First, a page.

Alison Forbes, chief executive of Hoffmann de Visme Foundation. The
charity runs six residential homes in north London for adults with
autism, as well as a day service, an Asperger’s counselling service
and an outreach service.

Services are expensive because
high client needs require high staffing ratios, for example, 16
staff are necessary to look after six people in one of its
residential homes.

says:”Social services departments are letting them down in terms of
care because they are not coming up with the money. They are not
always making autism a priority or recognising the amount of money
that is required beyond a learning difficulty service.”

would like to see a selection of residential options for people
with autistic spectrum disorders from funded residential homes to
supported living models with minimal care on tap.

England and Wales it had been hoped that the Valuing
white paper would clarify what services should be
provided for people with high functioning autism. Instead,
professionals were dismayed to discover that it excluded people
with an autistic spectrum disorder where there is no accompanying
learning difficulty, although they were included in the
corresponding Scottish learning difficulty review.

the National Autistic Society drew the government’s attention to
the fact that some social services departments were withdrawing
services on the back of the white paper, ensuing implementation
guidance made it clear that if someone with an autistic spectrum
disorder needed services they should have them. Users’ services
were subsequently reinstated.

year, the Disabilities Trust and the British Institute for Brain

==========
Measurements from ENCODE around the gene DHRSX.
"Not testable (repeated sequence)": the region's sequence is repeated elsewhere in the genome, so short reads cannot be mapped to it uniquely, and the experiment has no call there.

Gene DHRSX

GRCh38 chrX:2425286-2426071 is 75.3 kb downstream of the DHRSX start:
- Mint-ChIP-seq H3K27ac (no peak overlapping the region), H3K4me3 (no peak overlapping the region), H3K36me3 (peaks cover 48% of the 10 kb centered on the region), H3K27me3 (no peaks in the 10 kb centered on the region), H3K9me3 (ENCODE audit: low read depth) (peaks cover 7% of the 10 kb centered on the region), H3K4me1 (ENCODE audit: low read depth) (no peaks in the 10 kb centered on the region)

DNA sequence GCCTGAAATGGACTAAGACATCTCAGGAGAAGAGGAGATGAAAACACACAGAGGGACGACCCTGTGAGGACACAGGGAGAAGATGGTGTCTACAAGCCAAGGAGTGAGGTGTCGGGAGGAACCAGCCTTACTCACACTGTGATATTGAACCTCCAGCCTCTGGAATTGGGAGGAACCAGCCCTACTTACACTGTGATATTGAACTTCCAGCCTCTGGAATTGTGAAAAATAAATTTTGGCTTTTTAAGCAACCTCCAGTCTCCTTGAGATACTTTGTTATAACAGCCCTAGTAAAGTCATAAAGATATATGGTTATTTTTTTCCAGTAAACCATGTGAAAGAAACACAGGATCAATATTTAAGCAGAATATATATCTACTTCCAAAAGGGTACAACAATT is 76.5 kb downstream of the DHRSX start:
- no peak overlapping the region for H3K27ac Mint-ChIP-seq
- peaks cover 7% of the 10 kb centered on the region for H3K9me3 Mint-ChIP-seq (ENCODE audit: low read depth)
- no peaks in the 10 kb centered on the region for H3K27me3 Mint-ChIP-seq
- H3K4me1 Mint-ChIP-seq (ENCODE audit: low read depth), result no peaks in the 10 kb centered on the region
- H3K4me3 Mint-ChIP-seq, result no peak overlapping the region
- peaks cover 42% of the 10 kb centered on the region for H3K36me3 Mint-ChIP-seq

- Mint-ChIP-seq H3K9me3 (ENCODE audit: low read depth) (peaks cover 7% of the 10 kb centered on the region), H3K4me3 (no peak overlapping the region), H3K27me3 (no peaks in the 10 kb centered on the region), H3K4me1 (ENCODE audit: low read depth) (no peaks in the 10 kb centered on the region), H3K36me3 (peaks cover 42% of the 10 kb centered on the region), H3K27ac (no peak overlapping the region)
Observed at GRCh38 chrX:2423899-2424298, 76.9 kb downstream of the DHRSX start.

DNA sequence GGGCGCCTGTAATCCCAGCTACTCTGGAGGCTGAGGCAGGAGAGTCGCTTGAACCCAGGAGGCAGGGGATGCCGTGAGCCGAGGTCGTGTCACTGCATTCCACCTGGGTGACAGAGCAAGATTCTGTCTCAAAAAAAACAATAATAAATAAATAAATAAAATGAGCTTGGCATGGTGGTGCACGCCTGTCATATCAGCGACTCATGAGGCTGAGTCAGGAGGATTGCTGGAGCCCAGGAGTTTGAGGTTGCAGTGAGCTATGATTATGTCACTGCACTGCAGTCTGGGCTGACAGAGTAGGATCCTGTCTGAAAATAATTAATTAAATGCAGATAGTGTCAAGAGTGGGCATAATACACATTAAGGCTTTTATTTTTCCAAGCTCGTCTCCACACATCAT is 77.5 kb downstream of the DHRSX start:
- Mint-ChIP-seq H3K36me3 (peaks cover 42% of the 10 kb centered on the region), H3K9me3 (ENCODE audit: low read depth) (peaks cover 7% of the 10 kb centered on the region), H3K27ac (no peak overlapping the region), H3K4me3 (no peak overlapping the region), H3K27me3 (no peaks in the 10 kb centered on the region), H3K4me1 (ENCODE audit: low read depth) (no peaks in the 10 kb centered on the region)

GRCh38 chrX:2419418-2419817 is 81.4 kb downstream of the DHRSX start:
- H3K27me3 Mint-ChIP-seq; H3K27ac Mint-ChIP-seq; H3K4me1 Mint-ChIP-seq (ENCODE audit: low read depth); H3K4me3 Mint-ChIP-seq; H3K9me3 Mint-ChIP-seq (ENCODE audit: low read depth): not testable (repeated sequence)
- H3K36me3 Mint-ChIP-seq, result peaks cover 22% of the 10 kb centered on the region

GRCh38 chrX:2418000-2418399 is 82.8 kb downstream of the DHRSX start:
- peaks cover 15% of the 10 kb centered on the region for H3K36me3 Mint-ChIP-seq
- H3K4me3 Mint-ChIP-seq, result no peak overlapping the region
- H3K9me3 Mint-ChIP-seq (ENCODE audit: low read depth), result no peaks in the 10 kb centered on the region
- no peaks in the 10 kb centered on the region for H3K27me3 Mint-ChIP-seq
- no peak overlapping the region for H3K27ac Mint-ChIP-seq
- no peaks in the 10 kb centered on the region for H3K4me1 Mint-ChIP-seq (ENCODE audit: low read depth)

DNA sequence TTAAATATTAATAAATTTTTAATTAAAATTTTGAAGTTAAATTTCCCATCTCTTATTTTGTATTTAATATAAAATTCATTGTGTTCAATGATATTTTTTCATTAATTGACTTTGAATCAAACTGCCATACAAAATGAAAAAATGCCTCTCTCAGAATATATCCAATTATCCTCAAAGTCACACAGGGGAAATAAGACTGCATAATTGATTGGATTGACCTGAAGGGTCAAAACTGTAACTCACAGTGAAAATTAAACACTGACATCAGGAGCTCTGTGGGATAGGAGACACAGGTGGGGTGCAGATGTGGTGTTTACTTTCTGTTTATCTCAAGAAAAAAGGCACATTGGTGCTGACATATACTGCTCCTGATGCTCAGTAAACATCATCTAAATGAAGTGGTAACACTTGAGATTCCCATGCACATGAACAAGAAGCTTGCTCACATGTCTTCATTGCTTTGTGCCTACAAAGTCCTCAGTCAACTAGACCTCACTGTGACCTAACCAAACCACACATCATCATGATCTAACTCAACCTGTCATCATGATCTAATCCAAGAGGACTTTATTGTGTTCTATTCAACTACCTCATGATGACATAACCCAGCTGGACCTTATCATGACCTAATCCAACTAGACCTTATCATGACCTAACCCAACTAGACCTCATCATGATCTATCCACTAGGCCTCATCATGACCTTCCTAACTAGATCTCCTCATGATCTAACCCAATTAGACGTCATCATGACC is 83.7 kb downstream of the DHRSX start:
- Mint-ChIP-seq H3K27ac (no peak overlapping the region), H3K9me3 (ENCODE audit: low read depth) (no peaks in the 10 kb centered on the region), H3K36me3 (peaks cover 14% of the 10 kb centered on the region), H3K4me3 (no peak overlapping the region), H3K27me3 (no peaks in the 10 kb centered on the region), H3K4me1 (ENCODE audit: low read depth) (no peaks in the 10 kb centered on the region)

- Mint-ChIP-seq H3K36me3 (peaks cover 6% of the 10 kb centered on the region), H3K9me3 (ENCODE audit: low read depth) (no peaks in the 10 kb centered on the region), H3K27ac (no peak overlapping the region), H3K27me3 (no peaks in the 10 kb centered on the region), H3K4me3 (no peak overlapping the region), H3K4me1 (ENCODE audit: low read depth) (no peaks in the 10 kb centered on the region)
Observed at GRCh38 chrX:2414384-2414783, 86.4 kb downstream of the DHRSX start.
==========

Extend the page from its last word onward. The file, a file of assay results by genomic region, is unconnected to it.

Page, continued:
Injured Children have decreed it is autism awareness year – it
would appear that it is needed.  

– For
more information on autism go to www.nas.org.uk , www.mrc.ac.uk   or www.autism.awareness.org.uk
, or call Hoffmann de Visme Foundation on 020 8342 7310.

1Medical Research Council,
Review of Autism Research, MRC, 2001

2J Barnard, V Harvey, D Potter, A
Prior, Ignored or Ineligible? National Autistic Society,

“His face was Black and Blue”

Hearing the words “happy”, “polite” or “nice”
are enough to make 38-year-old Ken Andrews (not his real name)
start bashing his head against a wall. As a child, this behaviour
was shrugged off as “a phase he was going through” by the family

The term “autistic” was not used to describe
Ken until he was 10. He joined a special school when he was seven,
staying there until he was 19. During his school years, the family
received no financial support or respite care.

When Ken turned 19, his parents were persuaded
by the school that he should go into residential care and
recommended a home in north Wales. It was an “unmitigated
disaster”, says his father Steven (not his real name).

On one occasion, Steven went to pick his son
up for a weekend at home and walked straight past him. “I didn’t
recognise him. His face was swollen, black and blue from where he
had been hitting himself. He had been pulling his hair out by the
roots. And they’d let him do it.”

Even now, Steven is upset by these memories.
After three years at the home, Ken returned to his parents.

Over the intervening years, Ken’s parents have
struggled with no respite or support services at home. At the
moment, Ken uses an outreach service and has respite care one
evening a week and one overnight stay a month.

“The big worry is what will happen when we
die,” says Steven. A flat is earmarked for him in a supported
living scheme with one-to-one support funded by the local
authority. But it will take time to find suitable support

“Twenty years ago no one knew anything about
autism,” says Steven. “Things have moved on since then, but there’s
no doubt that facilities for people with learning difficulties, and
particularly for people with autism, are grossly underfunded.”

More from Community Care

Comments are closed.